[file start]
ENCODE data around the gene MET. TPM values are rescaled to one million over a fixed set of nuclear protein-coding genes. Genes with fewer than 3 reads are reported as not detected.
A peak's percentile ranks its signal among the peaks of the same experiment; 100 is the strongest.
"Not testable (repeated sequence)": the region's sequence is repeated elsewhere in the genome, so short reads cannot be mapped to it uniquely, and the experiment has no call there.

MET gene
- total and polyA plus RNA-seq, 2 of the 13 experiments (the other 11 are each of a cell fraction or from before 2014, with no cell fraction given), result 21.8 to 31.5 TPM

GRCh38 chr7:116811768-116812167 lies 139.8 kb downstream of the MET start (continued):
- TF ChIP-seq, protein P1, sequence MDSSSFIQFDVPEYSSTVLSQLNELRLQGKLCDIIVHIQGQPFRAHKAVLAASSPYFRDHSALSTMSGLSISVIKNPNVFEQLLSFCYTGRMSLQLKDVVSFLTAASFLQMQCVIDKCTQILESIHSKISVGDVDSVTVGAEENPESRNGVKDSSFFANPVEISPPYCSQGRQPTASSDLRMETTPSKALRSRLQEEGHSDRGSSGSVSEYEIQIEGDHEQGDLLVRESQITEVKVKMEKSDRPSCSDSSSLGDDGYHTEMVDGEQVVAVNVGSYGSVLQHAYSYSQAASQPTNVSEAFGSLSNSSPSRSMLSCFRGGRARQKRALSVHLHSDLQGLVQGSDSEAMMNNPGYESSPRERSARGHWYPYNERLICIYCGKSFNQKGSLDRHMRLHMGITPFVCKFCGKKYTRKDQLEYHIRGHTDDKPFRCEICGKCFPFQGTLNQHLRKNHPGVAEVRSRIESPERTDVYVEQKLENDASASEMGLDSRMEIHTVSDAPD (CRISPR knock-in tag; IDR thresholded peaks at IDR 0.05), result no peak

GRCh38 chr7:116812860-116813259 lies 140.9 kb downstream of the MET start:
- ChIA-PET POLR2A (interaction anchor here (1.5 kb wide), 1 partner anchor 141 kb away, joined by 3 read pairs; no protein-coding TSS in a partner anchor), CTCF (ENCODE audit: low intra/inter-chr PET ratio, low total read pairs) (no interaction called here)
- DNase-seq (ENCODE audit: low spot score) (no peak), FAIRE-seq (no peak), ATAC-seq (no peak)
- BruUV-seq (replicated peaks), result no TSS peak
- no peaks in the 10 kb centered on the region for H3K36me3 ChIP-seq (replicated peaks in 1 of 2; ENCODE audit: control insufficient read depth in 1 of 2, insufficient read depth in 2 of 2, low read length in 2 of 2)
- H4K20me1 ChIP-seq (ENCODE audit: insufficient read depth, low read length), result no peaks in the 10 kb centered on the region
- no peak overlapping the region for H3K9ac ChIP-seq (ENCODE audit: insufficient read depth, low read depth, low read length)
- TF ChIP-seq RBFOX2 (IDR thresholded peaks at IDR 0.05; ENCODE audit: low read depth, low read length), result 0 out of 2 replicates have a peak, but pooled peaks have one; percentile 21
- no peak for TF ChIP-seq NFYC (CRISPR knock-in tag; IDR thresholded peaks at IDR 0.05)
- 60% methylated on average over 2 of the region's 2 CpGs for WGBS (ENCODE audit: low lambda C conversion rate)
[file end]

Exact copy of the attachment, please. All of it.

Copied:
ENCODE data around the gene MET. TPM values are rescaled to one million over a fixed set of nuclear protein-coding genes. Genes with fewer than 3 reads are reported as not detected.
A peak's percentile ranks its signal among the peaks of the same experiment; 100 is the strongest.
"Not testable (repeated sequence)": the region's sequence is repeated elsewhere in the genome, so short reads cannot be mapped to it uniquely, and the experiment has no call there.

MET gene
- total and polyA plus RNA-seq, 2 of the 13 experiments (the other 11 are each of a cell fraction or from before 2014, with no cell fraction given), result 21.8 to 31.5 TPM

GRCh38 chr7:116811768-116812167 lies 139.8 kb downstream of the MET start (continued):
- TF ChIP-seq, protein P1, sequence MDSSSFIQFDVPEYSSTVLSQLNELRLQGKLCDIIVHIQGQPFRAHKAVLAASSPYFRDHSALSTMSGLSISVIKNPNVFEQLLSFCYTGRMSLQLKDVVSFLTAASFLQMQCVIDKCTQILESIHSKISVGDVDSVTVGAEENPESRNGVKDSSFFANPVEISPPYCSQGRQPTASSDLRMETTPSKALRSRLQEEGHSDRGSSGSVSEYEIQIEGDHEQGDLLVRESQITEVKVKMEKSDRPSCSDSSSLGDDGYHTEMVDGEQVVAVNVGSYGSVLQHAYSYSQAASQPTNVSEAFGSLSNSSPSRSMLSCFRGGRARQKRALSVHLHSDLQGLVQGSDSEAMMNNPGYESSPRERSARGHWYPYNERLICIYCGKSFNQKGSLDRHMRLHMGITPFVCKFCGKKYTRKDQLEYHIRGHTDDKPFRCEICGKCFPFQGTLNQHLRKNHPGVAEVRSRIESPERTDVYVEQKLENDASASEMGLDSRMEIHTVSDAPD (CRISPR knock-in tag; IDR thresholded peaks at IDR 0.05), result no peak

GRCh38 chr7:116812860-116813259 lies 140.9 kb downstream of the MET start:
- ChIA-PET POLR2A (interaction anchor here (1.5 kb wide), 1 partner anchor 141 kb away, joined by 3 read pairs; no protein-coding TSS in a partner anchor), CTCF (ENCODE audit: low intra/inter-chr PET ratio, low total read pairs) (no interaction called here)
- DNase-seq (ENCODE audit: low spot score) (no peak), FAIRE-seq (no peak), ATAC-seq (no peak)
- BruUV-seq (replicated peaks), result no TSS peak
- no peaks in the 10 kb centered on the region for H3K36me3 ChIP-seq (replicated peaks in 1 of 2; ENCODE audit: control insufficient read depth in 1 of 2, insufficient read depth in 2 of 2, low read length in 2 of 2)
- H4K20me1 ChIP-seq (ENCODE audit: insufficient read depth, low read length), result no peaks in the 10 kb centered on the region
- no peak overlapping the region for H3K9ac ChIP-seq (ENCODE audit: insufficient read depth, low read depth, low read length)
- TF ChIP-seq RBFOX2 (IDR thresholded peaks at IDR 0.05; ENCODE audit: low read depth, low read length), result 0 out of 2 replicates have a peak, but pooled peaks have one; percentile 21
- no peak for TF ChIP-seq NFYC (CRISPR knock-in tag; IDR thresholded peaks at IDR 0.05)
- 60% methylated on average over 2 of the region's 2 CpGs for WGBS (ENCODE audit: low lambda C conversion rate)